Secrets To A Successful Immersion Environment When Around Others
This is an issue I’ve been asked about several times, and even ran into myself. My fiance is not learning Japanese at the moment (though hopefully in the future she will want to once I’m fluent 🙂 ), so sometimes it makes studying difficult. It’s not anyone’s fault, really, but studying a foreign language does not allow one to easily communicate with their better half. The same is true at work. Nobody there knows/speaks Japanese either. So, how do I fit studying Japanese into my life? The answer is more simple than you would think. It’s a concept called “weaving”, where you mix it in along with what you are currently doing. I’ll start with the job. I work at a job that does not require constant (verbal) communication with others, so I can squeeze things in. Typically this is […]
Useful Tool for Reading Kanji
Found a great little tool for inserting furigana into Japanese pages, making them easier to read for those who don’t know all the kanji but have knowledge of katakana and hirigana. 平がねめがね Hiragane Megane (hiragana.jp) As an additional tip, you can do this by prepending “trans.hiragana.jp/ruby/” onto the URL of the website you wish to insert the furigana. *NEW* I’ve added a bar at the top of the site that allows you to put in the URL there as well. Enjoy! Overall, it’s pretty accurate, but you can occasionally get an inaccurate reading, so be careful.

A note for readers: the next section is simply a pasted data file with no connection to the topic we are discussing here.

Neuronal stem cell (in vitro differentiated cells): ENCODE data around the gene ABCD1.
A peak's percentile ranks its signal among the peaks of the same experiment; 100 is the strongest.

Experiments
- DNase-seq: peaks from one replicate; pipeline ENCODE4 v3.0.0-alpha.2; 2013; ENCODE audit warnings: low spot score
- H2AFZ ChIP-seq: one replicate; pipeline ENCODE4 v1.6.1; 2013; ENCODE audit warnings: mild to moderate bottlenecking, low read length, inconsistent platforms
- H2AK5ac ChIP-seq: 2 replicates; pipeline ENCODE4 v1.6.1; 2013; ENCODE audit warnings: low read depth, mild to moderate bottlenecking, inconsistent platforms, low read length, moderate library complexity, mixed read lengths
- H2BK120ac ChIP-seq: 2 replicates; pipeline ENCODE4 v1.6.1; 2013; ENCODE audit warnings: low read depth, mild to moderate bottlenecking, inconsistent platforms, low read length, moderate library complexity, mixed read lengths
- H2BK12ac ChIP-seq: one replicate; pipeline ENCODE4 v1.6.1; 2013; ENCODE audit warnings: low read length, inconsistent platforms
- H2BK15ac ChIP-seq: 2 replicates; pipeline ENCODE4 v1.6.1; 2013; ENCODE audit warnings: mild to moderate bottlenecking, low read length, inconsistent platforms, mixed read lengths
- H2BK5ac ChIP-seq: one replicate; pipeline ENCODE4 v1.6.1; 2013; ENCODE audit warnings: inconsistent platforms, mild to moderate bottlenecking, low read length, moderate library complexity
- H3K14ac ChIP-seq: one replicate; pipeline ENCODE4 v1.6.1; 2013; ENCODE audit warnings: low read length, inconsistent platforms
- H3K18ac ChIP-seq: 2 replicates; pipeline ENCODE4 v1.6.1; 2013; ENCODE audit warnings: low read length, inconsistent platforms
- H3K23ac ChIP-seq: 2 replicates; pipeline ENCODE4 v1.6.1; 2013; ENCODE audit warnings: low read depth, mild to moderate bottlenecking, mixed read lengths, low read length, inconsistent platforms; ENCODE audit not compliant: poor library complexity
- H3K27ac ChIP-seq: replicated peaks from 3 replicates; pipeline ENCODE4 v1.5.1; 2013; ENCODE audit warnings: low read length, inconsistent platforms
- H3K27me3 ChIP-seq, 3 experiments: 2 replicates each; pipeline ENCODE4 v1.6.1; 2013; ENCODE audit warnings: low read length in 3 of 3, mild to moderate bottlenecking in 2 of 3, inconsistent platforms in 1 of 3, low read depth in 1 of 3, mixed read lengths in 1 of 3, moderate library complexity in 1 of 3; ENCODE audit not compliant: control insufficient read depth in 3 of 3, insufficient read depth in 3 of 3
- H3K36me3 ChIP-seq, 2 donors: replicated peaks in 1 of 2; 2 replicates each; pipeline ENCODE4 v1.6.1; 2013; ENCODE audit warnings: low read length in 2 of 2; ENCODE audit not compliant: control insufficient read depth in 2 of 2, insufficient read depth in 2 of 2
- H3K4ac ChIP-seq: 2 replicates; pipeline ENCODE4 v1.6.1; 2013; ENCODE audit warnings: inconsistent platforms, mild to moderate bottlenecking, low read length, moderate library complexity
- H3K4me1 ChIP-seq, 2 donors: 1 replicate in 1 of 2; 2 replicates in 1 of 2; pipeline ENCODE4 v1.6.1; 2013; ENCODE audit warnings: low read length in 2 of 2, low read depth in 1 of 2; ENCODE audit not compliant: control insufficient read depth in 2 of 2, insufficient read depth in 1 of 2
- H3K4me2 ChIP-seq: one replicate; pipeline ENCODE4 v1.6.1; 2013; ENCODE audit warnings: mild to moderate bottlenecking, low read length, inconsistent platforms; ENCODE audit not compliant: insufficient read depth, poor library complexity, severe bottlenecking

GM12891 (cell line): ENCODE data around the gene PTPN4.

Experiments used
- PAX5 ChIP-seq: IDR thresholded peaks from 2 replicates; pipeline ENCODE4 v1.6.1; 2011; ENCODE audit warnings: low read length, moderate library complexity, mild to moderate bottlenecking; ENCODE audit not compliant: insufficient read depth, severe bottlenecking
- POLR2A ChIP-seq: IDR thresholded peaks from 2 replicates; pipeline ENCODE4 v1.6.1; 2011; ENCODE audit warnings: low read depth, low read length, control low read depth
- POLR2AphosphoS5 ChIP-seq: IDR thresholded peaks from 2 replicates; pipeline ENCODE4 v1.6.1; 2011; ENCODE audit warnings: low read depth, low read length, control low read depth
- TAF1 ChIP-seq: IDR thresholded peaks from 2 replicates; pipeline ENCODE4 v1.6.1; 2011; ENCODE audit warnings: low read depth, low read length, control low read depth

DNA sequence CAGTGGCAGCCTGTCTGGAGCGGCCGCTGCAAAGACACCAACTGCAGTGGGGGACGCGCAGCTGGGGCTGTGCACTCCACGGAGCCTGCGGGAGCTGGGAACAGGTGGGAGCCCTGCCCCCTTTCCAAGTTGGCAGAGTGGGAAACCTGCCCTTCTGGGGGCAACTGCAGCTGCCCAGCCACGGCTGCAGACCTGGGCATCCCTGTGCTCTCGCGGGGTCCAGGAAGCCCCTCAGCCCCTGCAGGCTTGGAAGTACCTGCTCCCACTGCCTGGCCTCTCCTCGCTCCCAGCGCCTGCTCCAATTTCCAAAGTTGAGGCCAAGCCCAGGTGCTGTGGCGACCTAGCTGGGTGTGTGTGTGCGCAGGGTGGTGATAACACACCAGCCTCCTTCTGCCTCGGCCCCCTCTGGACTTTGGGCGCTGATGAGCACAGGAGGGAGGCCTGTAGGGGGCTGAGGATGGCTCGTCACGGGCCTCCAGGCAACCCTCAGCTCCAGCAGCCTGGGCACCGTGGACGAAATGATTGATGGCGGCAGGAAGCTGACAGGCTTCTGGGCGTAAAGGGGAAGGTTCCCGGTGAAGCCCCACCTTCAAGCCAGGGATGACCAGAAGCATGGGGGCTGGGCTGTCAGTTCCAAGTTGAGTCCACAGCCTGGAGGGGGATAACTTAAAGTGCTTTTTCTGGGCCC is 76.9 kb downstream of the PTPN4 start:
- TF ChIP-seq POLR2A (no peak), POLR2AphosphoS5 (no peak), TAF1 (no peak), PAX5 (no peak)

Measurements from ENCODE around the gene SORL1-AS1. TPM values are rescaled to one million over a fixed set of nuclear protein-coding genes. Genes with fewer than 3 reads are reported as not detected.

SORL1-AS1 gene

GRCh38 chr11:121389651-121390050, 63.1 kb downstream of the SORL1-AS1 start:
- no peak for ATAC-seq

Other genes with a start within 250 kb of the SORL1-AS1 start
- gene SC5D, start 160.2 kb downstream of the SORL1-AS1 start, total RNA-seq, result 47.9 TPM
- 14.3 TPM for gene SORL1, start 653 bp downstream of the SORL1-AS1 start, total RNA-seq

SRS: Flashcards 2.0
Updated 7.12.2011. What is SRS? SRS stands for “Spaced Repetition System”, and works off the idea that you should stretch out the time in which you review whatever it is that you’re studying in order to keep it in long term memory. That’s the short answer, anyway. I first heard about SRS over at AJATT (All Japanese All The Time) in a number of his blogs. And I’ve got to say, it’s working damned well for me. One thing Khatz stresses is that drilling yourself repeatedly to try and remember something only utilizes your short term memory, and therefore it stays there – in short term memory. Take, for example, that kid in your class in high school or college that always aced his exams by cramming the night before. Ask him about any of it a week later: さようなら, […]
400 down, only 1600+ to go…
I’ve hit the 1/5th mark today. Retaining new kanji is beginning to get tougher now; not much, but it’s not as easy as the first couple 百。The reason for this is that I still review the ones I’ve already learned along with the new ones using Reviewing the Kanji. At the moment though, I’ve done about 1,200 reviews, with a roughly 96% retention rate (not bad in my opinion) overall. I have slacked a bit the last week though, and have only been averaging about 15 a day. I’d rather this be 25 a day (it was 28 yeasterday), so next week I’m stepping it up a bit. I’m more than comfortable with my current rate, so I don’t think 25 a day for me will be too fast. More updates soon!
How fast is fast enough?
Truthfully, the answer is this; you’re going fast enough when you actually retain the information you are studying. I know we’re all (including myself) tempted to rush things sometimes. This is especially true when you’re not seeing any immediate progress (or at least, you’re not perceiving it as such). But, when it comes down to it, what is immediate progress? Or progress for that matter? Immediate progress is one of the hardest things to see sometimes – especially when working on something for as long of a time span as picking up a new language takes. Immediate progress is the progress you make in a short amount of time. This amount of time is somewhat arbitrary – say a day, or a week. In the span of 2,000 kanji, 25 a day might not seem like much. And by itself, […]